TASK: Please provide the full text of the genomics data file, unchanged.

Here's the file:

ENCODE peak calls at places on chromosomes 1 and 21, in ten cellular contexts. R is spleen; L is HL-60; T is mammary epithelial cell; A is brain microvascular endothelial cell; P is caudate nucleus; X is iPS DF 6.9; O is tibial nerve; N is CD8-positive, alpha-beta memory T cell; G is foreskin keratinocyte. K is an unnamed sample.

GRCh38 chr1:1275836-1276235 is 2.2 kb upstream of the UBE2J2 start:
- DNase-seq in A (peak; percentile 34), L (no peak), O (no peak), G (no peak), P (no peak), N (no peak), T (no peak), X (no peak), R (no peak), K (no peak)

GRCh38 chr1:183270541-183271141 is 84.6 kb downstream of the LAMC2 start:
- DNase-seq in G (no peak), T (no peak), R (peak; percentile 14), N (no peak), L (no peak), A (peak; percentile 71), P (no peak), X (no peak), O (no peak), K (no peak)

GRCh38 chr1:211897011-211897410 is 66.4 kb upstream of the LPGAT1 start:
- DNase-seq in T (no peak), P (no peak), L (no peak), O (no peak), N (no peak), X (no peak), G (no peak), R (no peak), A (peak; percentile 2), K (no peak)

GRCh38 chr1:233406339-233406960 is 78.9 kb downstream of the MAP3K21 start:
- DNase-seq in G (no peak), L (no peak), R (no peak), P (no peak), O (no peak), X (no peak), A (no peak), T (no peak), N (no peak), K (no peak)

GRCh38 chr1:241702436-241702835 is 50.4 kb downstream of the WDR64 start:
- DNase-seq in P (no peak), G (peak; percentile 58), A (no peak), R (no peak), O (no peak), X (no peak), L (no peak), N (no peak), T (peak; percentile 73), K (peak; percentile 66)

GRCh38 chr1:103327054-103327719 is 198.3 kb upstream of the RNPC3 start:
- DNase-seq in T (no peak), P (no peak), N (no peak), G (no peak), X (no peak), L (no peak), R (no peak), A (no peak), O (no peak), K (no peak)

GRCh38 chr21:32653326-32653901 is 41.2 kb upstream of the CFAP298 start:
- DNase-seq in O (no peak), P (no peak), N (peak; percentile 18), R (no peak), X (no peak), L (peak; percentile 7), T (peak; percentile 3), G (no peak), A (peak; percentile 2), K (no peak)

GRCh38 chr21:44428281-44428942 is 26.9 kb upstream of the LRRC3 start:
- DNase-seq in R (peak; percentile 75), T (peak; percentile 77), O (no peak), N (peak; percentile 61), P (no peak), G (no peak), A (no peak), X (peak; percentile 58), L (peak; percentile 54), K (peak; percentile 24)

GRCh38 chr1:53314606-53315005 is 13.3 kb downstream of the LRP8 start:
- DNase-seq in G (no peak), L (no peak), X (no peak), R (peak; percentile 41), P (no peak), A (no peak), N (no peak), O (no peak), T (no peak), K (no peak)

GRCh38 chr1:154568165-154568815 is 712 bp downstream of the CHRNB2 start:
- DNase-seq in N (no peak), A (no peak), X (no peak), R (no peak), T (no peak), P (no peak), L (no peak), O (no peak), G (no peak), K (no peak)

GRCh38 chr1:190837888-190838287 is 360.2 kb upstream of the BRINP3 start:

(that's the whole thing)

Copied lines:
ENCODE peak calls at places on chromosomes 1 and 21, in ten cellular contexts. R is spleen; L is HL-60; T is mammary epithelial cell; A is brain microvascular endothelial cell; P is caudate nucleus; X is iPS DF 6.9; O is tibial nerve; N is CD8-positive, alpha-beta memory T cell; G is foreskin keratinocyte. K is an unnamed sample.

GRCh38 chr1:1275836-1276235 is 2.2 kb upstream of the UBE2J2 start:
- DNase-seq in A (peak; percentile 34), L (no peak), O (no peak), G (no peak), P (no peak), N (no peak), T (no peak), X (no peak), R (no peak), K (no peak)

GRCh38 chr1:183270541-183271141 is 84.6 kb downstream of the LAMC2 start:
- DNase-seq in G (no peak), T (no peak), R (peak; percentile 14), N (no peak), L (no peak), A (peak; percentile 71), P (no peak), X (no peak), O (no peak), K (no peak)

GRCh38 chr1:211897011-211897410 is 66.4 kb upstream of the LPGAT1 start:
- DNase-seq in T (no peak), P (no peak), L (no peak), O (no peak), N (no peak), X (no peak), G (no peak), R (no peak), A (peak; percentile 2), K (no peak)

GRCh38 chr1:233406339-233406960 is 78.9 kb downstream of the MAP3K21 start:
- DNase-seq in G (no peak), L (no peak), R (no peak), P (no peak), O (no peak), X (no peak), A (no peak), T (no peak), N (no peak), K (no peak)

GRCh38 chr1:241702436-241702835 is 50.4 kb downstream of the WDR64 start:
- DNase-seq in P (no peak), G (peak; percentile 58), A (no peak), R (no peak), O (no peak), X (no peak), L (no peak), N (no peak), T (peak; percentile 73), K (peak; percentile 66)

GRCh38 chr1:103327054-103327719 is 198.3 kb upstream of the RNPC3 start:
- DNase-seq in T (no peak), P (no peak), N (no peak), G (no peak), X (no peak), L (no peak), R (no peak), A (no peak), O (no peak), K (no peak)

GRCh38 chr21:32653326-32653901 is 41.2 kb upstream of the CFAP298 start:
- DNase-seq in O (no peak), P (no peak), N (peak; percentile 18), R (no peak), X (no peak), L (peak; percentile 7), T (peak; percentile 3), G (no peak), A (peak; percentile 2), K (no peak)

GRCh38 chr21:44428281-44428942 is 26.9 kb upstream of the LRRC3 start:
- DNase-seq in R (peak; percentile 75), T (peak; percentile 77), O (no peak), N (peak; percentile 61), P (no peak), G (no peak), A (no peak), X (peak; percentile 58), L (peak; percentile 54), K (peak; percentile 24)

GRCh38 chr1:53314606-53315005 is 13.3 kb downstream of the LRP8 start:
- DNase-seq in G (no peak), L (no peak), X (no peak), R (peak; percentile 41), P (no peak), A (no peak), N (no peak), O (no peak), T (no peak), K (no peak)

GRCh38 chr1:154568165-154568815 is 712 bp downstream of the CHRNB2 start:
- DNase-seq in N (no peak), A (no peak), X (no peak), R (no peak), T (no peak), P (no peak), L (no peak), O (no peak), G (no peak), K (no peak)

GRCh38 chr1:190837888-190838287 is 360.2 kb upstream of the BRINP3 start: